You’re in a writing workshop and your recently-drafted chapter is up for review. Students offer their reactions. Let’s listen in:
“I love this. I love what you’ve done with your character.”
“I didn’t get it. Was she trying to pick that guy up or what?”
“This would make a great short story or a performance piece. It doesn’t have to be a just a chapter in a novel.”
Feedback is vital to the creative process. But inept critique from the wrong sources can squash your confidence or worse – dissuade you from continuing with your book.
Where do you go for constructive criticism? I’ve written elsewhere about how to design the feedback process so it’s useful to you.
Here I illustrate four groups you might consider asking for help writing your novel or non-fiction book.
These are your fellow writers, the people in your writing classes, or your writing buddies. Even if they’re not writing in the same genre, style or subject matter, these relationships can provide:
- a sounding board for your process
- a forum to share resources for developing your craft and publishing your work
- accountability partners to help you stay on track.
Most importantly, peer relationships help you feel ‘gotten’. Being understood is vital to writers and artists who are creating something from nothing.
My peer relationships helped me and made the writing journey much more pleasant. The friendships I developed at La Muse writing retreat in France and writing buddyships I had in Boulder with Suzanne, Ann and Dorothy were all invaluable to my book.
Mentors and teachers
Writing instructors, mentors or professional editors have most likely written a book themselves. They deeply understand the craft of writing. They will be able to assess your work as a whole and offer critical and constructive insights.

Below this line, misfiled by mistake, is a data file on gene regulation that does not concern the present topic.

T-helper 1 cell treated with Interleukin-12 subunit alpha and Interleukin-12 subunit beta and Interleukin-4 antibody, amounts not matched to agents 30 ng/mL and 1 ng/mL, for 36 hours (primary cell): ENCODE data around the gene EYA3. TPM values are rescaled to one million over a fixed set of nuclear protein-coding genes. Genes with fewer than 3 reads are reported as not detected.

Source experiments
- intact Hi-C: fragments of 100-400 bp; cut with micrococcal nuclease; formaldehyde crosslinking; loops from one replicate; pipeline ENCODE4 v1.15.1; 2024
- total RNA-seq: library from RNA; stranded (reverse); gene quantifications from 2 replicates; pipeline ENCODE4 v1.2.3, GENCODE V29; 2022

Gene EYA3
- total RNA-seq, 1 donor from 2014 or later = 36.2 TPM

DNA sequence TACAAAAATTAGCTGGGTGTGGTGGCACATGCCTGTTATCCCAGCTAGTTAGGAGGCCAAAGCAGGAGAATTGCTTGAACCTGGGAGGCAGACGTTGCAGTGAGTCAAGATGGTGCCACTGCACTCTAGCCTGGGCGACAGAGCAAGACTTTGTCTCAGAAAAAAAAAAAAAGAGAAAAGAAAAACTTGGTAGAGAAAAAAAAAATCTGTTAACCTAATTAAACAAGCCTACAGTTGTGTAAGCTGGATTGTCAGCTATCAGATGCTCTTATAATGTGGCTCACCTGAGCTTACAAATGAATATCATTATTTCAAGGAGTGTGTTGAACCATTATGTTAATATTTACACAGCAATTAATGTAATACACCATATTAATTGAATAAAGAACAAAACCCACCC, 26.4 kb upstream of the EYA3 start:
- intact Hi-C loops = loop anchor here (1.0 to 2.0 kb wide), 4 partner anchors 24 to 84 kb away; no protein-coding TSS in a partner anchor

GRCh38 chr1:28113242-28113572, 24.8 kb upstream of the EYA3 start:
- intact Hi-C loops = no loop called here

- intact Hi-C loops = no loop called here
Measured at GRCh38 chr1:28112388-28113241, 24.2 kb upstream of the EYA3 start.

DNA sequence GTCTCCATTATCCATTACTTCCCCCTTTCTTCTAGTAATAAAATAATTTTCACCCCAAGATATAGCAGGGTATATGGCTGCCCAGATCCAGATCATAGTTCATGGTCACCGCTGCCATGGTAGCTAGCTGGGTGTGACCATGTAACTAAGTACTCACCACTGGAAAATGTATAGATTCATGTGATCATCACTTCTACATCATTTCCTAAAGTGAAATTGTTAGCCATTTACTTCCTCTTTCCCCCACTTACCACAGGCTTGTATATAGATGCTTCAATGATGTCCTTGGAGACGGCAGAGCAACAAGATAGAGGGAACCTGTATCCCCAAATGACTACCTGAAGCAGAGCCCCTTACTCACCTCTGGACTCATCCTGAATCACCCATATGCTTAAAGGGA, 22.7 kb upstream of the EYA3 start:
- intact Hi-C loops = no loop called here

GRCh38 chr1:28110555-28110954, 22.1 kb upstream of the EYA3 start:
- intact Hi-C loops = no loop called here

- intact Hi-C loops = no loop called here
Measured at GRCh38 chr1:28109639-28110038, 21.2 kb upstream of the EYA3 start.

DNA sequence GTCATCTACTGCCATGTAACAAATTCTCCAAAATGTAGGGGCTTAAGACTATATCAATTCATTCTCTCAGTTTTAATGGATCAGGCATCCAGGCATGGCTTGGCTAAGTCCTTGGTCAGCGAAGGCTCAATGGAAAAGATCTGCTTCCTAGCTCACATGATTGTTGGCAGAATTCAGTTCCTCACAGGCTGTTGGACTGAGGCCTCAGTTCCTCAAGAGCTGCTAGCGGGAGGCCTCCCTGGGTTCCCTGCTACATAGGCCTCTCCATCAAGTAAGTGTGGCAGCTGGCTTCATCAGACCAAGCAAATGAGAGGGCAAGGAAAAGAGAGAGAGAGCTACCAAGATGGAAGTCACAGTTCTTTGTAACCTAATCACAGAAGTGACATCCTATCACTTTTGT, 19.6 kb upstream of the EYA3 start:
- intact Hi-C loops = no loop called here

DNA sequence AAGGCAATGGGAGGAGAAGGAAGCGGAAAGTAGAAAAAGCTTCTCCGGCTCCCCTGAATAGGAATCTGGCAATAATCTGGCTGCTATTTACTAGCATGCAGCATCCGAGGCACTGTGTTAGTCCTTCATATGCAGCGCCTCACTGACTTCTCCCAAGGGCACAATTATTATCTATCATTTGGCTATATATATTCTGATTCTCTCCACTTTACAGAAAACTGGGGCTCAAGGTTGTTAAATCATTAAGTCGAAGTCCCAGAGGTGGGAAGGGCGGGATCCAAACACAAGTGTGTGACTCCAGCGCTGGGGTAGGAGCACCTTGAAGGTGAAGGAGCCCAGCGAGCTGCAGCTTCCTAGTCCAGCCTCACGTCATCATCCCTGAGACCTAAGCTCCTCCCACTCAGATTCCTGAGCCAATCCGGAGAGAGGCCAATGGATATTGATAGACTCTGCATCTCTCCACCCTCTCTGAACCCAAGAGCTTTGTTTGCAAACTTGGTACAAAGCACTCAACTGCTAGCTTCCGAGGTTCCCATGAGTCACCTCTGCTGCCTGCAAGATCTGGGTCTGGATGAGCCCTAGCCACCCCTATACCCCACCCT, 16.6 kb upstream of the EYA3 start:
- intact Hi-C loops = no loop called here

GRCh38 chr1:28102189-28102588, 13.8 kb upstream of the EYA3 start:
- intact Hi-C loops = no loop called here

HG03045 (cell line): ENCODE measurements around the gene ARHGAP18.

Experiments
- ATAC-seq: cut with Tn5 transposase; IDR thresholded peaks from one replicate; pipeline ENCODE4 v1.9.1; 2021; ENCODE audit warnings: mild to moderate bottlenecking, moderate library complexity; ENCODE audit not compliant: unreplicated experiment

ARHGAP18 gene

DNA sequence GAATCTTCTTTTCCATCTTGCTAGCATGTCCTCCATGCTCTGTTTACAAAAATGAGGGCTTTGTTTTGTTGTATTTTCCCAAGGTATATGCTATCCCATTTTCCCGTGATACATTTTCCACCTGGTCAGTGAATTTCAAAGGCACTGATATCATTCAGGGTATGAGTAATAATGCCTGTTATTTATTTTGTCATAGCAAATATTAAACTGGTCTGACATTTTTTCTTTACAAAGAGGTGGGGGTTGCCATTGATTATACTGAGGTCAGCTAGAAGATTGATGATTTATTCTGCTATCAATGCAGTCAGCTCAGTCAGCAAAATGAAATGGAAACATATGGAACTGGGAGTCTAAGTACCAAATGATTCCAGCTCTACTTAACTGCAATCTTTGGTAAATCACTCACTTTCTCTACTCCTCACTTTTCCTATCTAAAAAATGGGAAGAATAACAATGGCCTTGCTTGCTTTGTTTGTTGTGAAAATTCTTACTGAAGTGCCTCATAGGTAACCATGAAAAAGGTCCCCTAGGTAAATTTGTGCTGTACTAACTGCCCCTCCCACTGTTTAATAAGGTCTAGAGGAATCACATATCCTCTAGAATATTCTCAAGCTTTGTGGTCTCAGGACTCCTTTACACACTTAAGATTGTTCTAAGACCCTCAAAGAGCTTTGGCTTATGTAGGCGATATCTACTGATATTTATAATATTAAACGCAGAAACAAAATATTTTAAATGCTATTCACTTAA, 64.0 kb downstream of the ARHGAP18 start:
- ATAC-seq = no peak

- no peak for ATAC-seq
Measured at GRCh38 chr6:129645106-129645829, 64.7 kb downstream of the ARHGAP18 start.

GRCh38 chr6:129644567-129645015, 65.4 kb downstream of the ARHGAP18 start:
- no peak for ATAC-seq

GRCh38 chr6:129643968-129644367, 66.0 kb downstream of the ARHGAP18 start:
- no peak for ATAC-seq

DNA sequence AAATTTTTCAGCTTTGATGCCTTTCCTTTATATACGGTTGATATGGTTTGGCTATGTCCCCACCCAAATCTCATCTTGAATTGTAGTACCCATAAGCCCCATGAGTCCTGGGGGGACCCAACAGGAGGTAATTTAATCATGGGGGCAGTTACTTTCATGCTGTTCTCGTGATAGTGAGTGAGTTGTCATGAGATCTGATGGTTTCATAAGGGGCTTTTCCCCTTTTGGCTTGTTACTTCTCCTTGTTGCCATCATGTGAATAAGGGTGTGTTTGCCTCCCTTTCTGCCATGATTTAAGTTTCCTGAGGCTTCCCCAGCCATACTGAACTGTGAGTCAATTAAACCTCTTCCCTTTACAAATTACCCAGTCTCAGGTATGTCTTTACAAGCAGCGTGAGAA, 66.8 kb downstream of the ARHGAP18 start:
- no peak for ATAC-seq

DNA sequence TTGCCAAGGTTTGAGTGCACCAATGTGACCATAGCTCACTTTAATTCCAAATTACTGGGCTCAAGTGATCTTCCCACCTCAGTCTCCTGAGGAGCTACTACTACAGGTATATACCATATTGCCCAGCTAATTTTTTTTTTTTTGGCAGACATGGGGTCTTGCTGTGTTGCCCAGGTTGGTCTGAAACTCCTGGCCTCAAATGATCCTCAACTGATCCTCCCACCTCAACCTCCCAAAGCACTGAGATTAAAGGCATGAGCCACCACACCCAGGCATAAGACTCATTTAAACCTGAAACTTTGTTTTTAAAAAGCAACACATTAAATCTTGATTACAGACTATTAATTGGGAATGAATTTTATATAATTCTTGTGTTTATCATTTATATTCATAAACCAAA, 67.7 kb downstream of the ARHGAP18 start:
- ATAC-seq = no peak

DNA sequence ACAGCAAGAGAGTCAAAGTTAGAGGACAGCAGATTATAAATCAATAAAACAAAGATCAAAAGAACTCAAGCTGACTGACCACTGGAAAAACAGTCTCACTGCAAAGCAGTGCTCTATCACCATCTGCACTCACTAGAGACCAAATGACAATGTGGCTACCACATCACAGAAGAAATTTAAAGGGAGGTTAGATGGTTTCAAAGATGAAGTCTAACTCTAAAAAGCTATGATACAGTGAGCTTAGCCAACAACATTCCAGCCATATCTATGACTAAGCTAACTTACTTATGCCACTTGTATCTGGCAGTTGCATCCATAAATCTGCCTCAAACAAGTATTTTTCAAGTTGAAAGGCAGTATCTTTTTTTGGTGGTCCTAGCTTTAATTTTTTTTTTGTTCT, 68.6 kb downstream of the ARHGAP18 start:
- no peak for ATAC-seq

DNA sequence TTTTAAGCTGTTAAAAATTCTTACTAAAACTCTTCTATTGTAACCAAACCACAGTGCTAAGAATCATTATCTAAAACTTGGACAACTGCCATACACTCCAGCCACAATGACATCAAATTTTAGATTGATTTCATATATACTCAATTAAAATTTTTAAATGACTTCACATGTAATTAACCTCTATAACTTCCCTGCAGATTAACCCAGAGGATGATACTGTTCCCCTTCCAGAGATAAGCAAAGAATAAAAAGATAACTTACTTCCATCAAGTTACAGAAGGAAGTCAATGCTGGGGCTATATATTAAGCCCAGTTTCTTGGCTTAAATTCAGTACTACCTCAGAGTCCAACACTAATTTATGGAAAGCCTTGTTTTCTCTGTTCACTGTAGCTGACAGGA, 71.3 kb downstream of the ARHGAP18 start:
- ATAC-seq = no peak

After an initial novel writing workshop in 1999, I relied on professional editors to guide my work. Hiring someone to critique my manuscript was for me like taking a master class in novel writing. I did this at least four times in twelve years.
These are people who won’t necessarily offer a critical review of your work. Instead, they’ll respond as someone who would ultimately buy and read your book. This is the person you are writing for.
Once you’ve established your core message and content, it can be helpful to pass it by your ideal reader. Do at least two drafts before showing it to a person in your audience.
Former bookstore owner and avid reader Valarie read drafts of my novel. Her perspective helped me see holes in the narrative and how I could increase the dramatic tension.
Friends and family
Your people love you. But they may not ‘get’ your work. They have a specific perspective of you and perhaps a hidden or obvious agenda. They may not yet resonate with your AUTHORity.
Here’s some of the feedback I’ve gotten from my loved ones:
“Why not just let this go and start another project?”
“The first chapter is a real downer!”
“This was a real slog!”
These comments came from highly intelligent people who love me, believe in me and wish the best for me. They were not trying to hurt me.
But they had no clue about how to give constructive feedback.
The people who matter most to us have the biggest influence on our actions. While drafting your book, I advise not sharing it with friends or family.
So which is right for you?
When you’re just beginning to write a book, you will likely opt for writing classes that teach you how to write. Be sure to learn how to filter out useless or misguided criticism that classmates may offer and focus on the teacher’s input.
As you progress in your book and solidify your message and confidence, work with other professionals and your audience to ensure your book is hitting the mark you intend it to.
What’s been most useful in helping you claim your AUTHORity? Let us know in a comment below to share what’s helped you the most.
To get solid support and make real progress on your book – fiction or non-fiction – join me for the Claim Your AUTHORity retreat this July. I’ve helped hundreds of writers claim their AUTHORity, respecting them, their material and their unique process.
The early registration discount ends this Friday. We’ve got a limited number of spaces available for this profound workshop. Claim your spot with us at the Sylvia Beach hotel on the Oregon coast, and claim your AUTHORity.
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